OHS Canada Magazine

The neuroscience of safety leadership

Real leadership is being willing to look honestly at ourselves, how we lead, and then make the adjustments necessary.


The ever-evolving field of neuroscience is providing clearer insight into how leaders everywhere can foster safe, healthy, and highly productive workplaces with a basic understanding of how their employees’ brains and nervous systems work.

Prior to COVID-19, the average person spent a majority of their time in stress response. Think Internet connections, home schooling, second mortgages, spousal arguments, and the like.

In the last 20 months, most employees have experienced even higher levels of worry, anxiety, and fear. One critical reason is that the “pandemic” environment has thrust employees into the “unknown.”

The unknown is the scariest place for the amygdala — the part of the brain that acts as a conductor, assigning emotions such as anger and fear to threats in the external environment, and triggering the flight-or-fight response.

It signals the autonomic nervous system to release hormones like adrenaline that drives the stress response, such as increased heart and breathing rates, sweating, and dilation of pupils.

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High levels of employee stress have been shown to:

  • increase workplace injuries
  • heighten the risk of heart attacks
  • increase mental health problems
  • create more conflicts
  • increase the number of employee sick days and absenteeism due to a suppressed immune system. (Not-so-fun fact: organ transplant recipients are often given stress hormones to suppress the body’s immune system and reduce the odds of the body rejecting the donor organ.)
  • increase the frequency and severity of MSI injuries. (Stress hormones like adrenaline and cortisol continually coursing through the body catabolize and harden blood vessels and muscle tissue, making them more likely to strain and tear.)

Work environment a leader’s responsibility

As our understanding of neuroscience evolves, how we lead and manage must also evolve.

When we better understand the chemistry of human emotions and their effects on the brain and nervous system, the direct relationship between the workplace environment and employee performance becomes clear.

From a neuroscience point of view, when employees are happy and optimistic, their brain and body produce chemicals of well-being, including dopamine, endorphins, oxytocin, and serotonin.

The effects of these “happy” chemicals include increased immune system response predicting greater presenteeism.

In addition, happy hormones are necessary to keep human beings connected to the frontal lobe of their brain.

The frontal lobe is the marvel of our evolutionary development and where our higher reasoning resides. It’s the part of the brain responsible for executive functions like emotion regulation, impulse control, creative problem solving, decision making, and seeing the big picture.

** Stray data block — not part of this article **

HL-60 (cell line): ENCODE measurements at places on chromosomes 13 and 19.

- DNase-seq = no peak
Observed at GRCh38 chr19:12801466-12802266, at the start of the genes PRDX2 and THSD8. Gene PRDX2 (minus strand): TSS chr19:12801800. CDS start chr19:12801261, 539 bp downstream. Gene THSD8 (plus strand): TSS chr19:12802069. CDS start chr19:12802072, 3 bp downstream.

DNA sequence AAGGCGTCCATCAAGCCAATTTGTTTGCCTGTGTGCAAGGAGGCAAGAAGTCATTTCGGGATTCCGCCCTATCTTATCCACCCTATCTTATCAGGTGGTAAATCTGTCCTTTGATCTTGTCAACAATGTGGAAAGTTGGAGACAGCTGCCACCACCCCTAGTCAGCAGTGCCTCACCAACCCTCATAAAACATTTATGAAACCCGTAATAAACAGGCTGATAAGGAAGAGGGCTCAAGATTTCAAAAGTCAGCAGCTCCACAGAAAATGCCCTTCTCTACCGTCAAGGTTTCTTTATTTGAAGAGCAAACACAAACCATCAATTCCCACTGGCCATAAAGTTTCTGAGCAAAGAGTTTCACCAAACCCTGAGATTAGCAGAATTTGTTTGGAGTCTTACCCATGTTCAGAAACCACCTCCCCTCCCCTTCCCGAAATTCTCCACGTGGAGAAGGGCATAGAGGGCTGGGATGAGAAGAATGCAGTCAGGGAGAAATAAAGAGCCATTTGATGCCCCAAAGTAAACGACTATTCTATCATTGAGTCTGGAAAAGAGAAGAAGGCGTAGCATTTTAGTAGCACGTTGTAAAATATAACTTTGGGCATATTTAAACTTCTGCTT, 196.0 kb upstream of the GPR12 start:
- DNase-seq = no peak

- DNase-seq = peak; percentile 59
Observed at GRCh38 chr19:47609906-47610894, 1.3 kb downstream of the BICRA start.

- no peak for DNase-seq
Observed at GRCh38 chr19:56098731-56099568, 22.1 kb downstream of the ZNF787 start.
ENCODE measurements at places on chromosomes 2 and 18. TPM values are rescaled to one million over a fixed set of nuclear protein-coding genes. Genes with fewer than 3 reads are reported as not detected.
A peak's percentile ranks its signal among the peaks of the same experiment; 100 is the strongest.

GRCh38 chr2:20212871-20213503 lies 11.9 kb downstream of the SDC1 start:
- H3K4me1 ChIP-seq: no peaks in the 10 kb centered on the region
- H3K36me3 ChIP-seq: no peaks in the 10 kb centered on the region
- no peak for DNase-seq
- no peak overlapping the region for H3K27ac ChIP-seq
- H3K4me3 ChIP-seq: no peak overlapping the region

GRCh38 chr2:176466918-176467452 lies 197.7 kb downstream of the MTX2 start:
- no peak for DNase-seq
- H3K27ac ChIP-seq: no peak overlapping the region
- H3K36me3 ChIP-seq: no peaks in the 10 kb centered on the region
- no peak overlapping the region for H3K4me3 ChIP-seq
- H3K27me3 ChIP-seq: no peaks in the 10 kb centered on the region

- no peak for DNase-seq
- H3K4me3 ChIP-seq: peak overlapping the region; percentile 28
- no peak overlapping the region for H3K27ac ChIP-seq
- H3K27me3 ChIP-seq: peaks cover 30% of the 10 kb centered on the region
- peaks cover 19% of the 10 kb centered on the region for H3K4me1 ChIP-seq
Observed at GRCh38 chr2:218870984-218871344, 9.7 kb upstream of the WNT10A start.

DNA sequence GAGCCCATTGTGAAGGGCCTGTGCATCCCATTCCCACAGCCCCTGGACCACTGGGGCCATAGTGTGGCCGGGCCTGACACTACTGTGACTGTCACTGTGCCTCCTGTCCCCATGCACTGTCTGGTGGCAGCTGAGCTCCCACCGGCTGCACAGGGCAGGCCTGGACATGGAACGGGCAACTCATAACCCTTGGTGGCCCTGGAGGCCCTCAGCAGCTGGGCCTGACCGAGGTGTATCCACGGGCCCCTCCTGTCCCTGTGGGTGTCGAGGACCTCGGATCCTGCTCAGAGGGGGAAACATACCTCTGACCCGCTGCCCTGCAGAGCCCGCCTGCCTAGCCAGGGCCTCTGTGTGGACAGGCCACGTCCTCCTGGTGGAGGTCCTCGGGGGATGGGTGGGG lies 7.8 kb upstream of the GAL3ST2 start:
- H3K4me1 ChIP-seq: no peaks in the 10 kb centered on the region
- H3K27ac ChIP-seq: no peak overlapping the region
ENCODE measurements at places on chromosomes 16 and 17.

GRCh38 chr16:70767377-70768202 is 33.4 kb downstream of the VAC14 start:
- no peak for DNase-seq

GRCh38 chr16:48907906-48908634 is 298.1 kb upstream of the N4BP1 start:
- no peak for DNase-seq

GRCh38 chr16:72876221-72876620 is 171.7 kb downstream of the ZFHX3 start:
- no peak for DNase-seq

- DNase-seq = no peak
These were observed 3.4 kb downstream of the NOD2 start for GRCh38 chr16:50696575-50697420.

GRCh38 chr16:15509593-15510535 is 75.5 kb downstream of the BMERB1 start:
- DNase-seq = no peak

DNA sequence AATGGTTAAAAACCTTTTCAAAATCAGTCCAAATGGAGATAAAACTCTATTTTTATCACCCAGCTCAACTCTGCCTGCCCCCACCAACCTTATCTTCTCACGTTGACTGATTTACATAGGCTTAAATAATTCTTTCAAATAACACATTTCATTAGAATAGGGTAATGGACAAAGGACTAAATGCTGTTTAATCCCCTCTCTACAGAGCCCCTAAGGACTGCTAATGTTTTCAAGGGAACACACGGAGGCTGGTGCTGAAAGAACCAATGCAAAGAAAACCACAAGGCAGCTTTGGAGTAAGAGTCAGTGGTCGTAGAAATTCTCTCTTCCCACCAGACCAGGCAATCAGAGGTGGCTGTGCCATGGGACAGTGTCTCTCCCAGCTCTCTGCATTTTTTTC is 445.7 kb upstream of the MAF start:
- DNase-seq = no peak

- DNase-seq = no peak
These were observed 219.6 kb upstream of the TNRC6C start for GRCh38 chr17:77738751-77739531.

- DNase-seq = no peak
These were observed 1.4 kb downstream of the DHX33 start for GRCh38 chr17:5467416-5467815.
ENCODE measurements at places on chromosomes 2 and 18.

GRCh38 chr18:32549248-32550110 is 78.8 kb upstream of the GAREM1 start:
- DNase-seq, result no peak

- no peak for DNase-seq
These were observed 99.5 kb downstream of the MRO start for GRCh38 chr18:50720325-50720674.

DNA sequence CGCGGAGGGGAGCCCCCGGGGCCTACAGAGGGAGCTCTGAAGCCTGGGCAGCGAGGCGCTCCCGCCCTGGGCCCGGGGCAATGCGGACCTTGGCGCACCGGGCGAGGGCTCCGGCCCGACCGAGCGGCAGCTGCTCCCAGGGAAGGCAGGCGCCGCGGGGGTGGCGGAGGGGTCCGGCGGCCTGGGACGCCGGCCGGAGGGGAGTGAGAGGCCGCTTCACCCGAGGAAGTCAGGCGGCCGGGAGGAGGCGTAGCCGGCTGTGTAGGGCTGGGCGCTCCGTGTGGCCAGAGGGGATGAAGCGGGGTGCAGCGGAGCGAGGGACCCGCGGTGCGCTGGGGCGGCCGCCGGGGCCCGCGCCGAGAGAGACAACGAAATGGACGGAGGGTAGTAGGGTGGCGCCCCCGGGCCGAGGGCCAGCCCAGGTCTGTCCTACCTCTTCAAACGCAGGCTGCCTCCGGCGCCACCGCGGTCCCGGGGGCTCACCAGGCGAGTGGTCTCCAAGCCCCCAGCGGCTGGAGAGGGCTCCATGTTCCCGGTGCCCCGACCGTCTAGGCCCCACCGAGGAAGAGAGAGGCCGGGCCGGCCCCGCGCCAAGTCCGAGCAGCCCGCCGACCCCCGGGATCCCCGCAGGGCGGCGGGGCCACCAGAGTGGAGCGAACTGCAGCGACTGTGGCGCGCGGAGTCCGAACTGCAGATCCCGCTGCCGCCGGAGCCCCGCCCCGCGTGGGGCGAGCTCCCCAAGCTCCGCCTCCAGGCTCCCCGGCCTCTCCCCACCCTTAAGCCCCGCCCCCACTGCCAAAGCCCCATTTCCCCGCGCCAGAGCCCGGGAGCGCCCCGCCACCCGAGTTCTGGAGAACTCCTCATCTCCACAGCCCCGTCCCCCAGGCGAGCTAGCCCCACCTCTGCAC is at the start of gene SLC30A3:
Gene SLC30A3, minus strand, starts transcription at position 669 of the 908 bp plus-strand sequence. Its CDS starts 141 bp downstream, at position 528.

It’s reasonable to say then, if one has chosen the role of leadership, then by default they have chosen the responsibility to create a physically and mentally healthy work environment.

It is no longer excusable (or smart for that matter) to tolerate autocratic managers, excruciating production demands, or massive information overload that so many workplaces have not only become accustomed to, but have been conditioned to wear as a badge of honour.

Here’s how to build a safe, healthy and productive work environment:

Make people feel safe: Since the brain’s No. 1 priority is survival, support your managers so that they can conduct themselves in a manner to ensure that employees do not feel threatened. This likely requires training and education.

Embrace the neuroscience that “more is better” is a paradigm that no longer works: Manage production schedules to ensure that employees experience a healthy level of stress without overdoing it. When employees are balanced in their work/rest cycle, incidents, mistakes, and rework is reduced and creativity, collaboration, and productivity increase.

Make more efforts to offer praise and encouragement: The rule of thumb is that employees need three positive experiences for every negative one to maintain a state of happiness and well-being.

As leaders, we must to apply these same principles to our own self-management, self-care, positive self-talk, and managing our own levels of stress. If we don’t cultivate the best in ourselves, we cannot cultivate it in others.

Real leadership is being willing to look honestly at ourselves, how we lead, and then make the adjustments necessary. When leaders do their own inner work, they can then bring out the best in others and foster safe, healthy, and productive work environments.

Theo Heineman, CRSP, CHSC, B. Sc. Ag., is the president and CEO of 1Life Workplace Safety Solutions and is a certified NeuroChangeSolutions consultant in Winnipeg.

This Neurosafety commentary was published in the Nov/Dec 2021 issue of OHS Canada.


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